Hot weather can be nice, yet uncomfortable for most people. However, for pets, hot, sultry weather can be dangerous.
According to Dr. Andrew Federer, a veterinarian at East Side Mobile Pet Vet in Cleveland, and Ron Turk, office manager at Lyndhurst Animal Clinic in Lyndhurst, pets can be exposed to serious health risks in the summer.
“The first problem is dogs left in cars,” Turk said. “Any time it gets above 70 degrees, the chance of a dog overheating in a car becomes exponentially worse. Dogs don’t sweat as people do, they pant. If a dog is panting hot air, it’s not going to help them. And when walking dogs, it’s too hot on asphalt. If you put the back of your hand on the ground and it’s too hot for your hand, it’s too hot for your dog’s paws.”
Turk said because of the heat, it is the prime season for unwanted critters like fleas and ticks.
“Of all the other things, heat and weather can fluctuate, but fleas and ticks will always be around,” he said. “Make sure you keep your pets protected. Fleas are looking for forever homes, but a tick isn’t that kind of insect. They are the type that jumps on a pet, does what it needs to do and then jumps off, making them hard to control. Ultimately, these kinds of parasites can also affect your pet’s health.”
Federer added pets are more susceptible to these dangers because warmer weather means more time outside.
“Because of this, what you find more often are more traumatic injuries, especially for dogs and outdoor cats,” he noted. “Whether that is involved with getting into a scuffle with another pet or a wild animal, or orthopedic injuries like ligaments that are strained, pulled or torn.”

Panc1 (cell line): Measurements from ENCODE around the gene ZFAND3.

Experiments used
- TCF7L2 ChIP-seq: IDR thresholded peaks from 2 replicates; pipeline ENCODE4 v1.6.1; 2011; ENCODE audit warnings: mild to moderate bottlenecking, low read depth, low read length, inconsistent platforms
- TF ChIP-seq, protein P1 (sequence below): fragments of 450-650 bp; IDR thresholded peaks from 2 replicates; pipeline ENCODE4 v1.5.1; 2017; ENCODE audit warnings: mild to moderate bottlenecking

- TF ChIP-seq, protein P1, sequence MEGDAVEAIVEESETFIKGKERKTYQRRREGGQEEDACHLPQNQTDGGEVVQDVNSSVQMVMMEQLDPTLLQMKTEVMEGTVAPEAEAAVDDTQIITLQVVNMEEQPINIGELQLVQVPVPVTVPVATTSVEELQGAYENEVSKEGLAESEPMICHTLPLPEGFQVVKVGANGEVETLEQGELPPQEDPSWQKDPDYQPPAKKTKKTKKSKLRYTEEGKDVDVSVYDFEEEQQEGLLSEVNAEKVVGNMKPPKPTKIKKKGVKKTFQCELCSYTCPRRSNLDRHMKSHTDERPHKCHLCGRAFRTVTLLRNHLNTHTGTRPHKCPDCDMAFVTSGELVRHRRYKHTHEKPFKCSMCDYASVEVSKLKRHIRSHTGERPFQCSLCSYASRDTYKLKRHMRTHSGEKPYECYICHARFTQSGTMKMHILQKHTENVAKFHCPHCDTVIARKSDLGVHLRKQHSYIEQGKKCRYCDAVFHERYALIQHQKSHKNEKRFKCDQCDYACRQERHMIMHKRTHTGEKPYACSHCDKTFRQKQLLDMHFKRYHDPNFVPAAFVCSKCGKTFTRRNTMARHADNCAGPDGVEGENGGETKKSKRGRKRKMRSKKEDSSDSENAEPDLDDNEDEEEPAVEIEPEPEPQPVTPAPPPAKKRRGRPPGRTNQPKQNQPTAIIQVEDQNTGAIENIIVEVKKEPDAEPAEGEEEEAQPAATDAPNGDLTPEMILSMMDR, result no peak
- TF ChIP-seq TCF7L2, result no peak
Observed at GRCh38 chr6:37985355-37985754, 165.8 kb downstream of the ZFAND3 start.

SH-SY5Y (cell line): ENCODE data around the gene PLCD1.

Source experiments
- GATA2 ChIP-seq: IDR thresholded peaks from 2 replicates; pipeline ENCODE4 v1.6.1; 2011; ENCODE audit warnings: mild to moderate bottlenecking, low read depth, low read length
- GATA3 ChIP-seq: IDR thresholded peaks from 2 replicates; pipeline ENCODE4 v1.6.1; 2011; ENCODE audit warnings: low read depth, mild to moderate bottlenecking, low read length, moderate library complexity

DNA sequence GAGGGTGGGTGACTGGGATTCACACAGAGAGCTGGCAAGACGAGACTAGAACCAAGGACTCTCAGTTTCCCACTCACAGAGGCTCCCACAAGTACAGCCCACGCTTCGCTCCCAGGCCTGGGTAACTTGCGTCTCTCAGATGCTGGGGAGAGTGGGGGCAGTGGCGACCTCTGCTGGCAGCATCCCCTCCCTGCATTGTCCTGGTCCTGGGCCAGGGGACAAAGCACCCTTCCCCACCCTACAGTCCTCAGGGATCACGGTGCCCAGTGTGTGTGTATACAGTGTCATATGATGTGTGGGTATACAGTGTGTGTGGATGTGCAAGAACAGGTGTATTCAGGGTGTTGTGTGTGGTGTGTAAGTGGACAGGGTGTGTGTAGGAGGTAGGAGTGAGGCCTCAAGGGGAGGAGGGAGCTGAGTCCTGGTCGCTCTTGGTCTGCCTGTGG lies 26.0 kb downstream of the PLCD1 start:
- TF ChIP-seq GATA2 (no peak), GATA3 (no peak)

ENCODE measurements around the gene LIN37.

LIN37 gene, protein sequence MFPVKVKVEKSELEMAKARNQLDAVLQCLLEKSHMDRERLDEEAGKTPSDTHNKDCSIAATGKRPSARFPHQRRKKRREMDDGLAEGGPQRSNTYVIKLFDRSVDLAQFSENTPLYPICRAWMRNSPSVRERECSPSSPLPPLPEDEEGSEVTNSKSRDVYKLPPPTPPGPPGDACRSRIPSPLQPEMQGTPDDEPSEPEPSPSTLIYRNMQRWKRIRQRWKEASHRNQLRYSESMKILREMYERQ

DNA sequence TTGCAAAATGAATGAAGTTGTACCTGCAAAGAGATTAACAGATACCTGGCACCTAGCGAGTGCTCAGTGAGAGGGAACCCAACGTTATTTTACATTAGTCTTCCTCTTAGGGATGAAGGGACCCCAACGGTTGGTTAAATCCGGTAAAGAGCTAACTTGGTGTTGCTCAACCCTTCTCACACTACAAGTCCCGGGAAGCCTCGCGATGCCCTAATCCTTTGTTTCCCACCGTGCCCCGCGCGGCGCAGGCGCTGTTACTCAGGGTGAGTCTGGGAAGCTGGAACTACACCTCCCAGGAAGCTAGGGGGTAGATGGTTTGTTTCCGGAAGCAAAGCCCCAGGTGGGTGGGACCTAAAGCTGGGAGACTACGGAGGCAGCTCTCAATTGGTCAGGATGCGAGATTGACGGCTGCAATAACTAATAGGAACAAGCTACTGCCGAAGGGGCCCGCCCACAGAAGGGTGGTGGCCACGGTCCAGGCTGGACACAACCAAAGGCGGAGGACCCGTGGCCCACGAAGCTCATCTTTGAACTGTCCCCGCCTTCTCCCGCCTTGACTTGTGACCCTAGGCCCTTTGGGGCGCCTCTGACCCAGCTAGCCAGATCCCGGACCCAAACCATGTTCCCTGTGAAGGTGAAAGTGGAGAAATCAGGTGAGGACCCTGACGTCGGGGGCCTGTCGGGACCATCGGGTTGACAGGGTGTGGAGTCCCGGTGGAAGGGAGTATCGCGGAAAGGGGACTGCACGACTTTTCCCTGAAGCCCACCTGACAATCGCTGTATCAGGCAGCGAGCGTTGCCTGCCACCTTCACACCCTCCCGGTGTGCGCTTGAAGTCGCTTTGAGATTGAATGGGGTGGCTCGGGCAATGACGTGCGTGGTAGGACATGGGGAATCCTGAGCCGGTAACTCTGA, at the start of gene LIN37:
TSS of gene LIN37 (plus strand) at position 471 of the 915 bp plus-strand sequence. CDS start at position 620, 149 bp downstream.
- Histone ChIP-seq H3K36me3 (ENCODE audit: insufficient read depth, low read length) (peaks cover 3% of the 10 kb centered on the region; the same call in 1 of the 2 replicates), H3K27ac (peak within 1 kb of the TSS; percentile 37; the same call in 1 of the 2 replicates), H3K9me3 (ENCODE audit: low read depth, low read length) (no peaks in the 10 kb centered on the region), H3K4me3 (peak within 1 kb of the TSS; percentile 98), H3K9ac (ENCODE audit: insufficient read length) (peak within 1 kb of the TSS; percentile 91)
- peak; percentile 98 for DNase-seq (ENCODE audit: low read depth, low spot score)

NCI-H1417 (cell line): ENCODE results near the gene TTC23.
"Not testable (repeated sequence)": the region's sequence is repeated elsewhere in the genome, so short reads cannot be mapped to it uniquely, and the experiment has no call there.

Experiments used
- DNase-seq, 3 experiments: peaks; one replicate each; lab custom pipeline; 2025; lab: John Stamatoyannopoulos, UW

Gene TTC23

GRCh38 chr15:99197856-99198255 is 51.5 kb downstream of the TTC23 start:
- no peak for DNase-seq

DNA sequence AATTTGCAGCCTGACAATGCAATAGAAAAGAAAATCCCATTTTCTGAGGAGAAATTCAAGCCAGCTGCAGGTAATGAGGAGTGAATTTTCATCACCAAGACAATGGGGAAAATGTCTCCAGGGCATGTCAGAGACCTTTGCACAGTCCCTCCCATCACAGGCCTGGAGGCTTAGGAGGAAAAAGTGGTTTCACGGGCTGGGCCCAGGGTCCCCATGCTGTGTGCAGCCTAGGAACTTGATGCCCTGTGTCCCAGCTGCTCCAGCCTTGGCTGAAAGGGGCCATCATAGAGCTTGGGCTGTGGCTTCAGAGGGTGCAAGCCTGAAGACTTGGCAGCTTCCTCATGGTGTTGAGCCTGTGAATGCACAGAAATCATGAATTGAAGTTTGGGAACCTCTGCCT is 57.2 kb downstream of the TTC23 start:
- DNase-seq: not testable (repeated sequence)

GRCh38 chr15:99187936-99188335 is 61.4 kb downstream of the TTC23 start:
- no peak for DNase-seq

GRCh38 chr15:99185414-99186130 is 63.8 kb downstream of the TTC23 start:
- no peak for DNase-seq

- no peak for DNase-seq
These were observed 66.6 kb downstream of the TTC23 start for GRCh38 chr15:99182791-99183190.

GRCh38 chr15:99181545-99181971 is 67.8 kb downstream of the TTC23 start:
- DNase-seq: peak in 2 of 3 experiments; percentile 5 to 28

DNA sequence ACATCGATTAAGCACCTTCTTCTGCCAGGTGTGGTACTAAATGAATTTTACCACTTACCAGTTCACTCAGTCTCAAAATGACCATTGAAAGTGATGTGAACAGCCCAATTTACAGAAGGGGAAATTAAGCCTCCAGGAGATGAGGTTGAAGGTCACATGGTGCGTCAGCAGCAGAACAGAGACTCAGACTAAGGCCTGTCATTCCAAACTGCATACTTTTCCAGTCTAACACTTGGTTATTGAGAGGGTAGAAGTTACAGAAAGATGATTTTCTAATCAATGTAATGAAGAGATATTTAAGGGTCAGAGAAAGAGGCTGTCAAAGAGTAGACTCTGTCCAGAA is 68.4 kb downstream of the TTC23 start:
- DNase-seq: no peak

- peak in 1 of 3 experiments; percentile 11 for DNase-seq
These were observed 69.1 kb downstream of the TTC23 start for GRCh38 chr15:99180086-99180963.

But with heat-related conditions, Federer said the problem is most pets don’t know when to stop when they aren’t feeling well.
“Especially with younger dogs, it falls on the owner to restrict activities in the heat as dogs can overheat quickly,” he said. “Heat stroke is a true emergency that we see with companion animals. They can become very sick very quickly, and it’s dangerous enough that it can be life-threatening.”
Both professionals said most problems arise from high temperatures and exposure to the sun.
“Not only can paws become burned, but hot pavement increases their body temperature much faster,” Federer explained. “Their core body temperature rises, and that is where the dangers of heatstroke come in. Animals that are left out on the driveway or patio overheat much quicker than a pet in the grass.”
Turk agreed, adding, “Even in the shade on a hot day, it’s still going to be hot for that pet. But with the sun and humidity added to that, it makes it three times worse. Dogs sweat through their paws and panting, so hot air is not going to relieve them.”
There are clear signs that point to a pet suffering from heat exposure.
“You’d look for excessive panting, and if they are very hot to the touch, or if they aren’t moving well,” Turk said. “But, if the dog is doing anything that isn’t normal for them, it’s worth it to check.”
Federer added, “You will see them become more lethargic and they will be panting more. They will have an increased respiratory rate. Signs that things are starting to get dangerous is they will develop GI (gastrointestinal) upset and can vomit.”
If a pet owner notices these signs, there are a few things they can do to prevent real damage.
“You want to move them quickly into a cool environment, or at least cooling them down with water on their paws instead of just dousing them with a hose,” Federer said. “If their body temp is too high and you cool them off too quickly, it can cause an inflammatory shock reaction. Overall prevention is that if it is too hot for you, it’s twice as hot for a pet in a fur coat. Limit their outside activity.”
Turk suggested pets stay hydrated.
“If you’re going for a walk, make sure water is readily available,” he said. “It goes along the same lines as people, so air conditioning and fans help. Also, dogs will try to match your pace. So, if you’re a runner, don’t take them on runs with you on hot days.”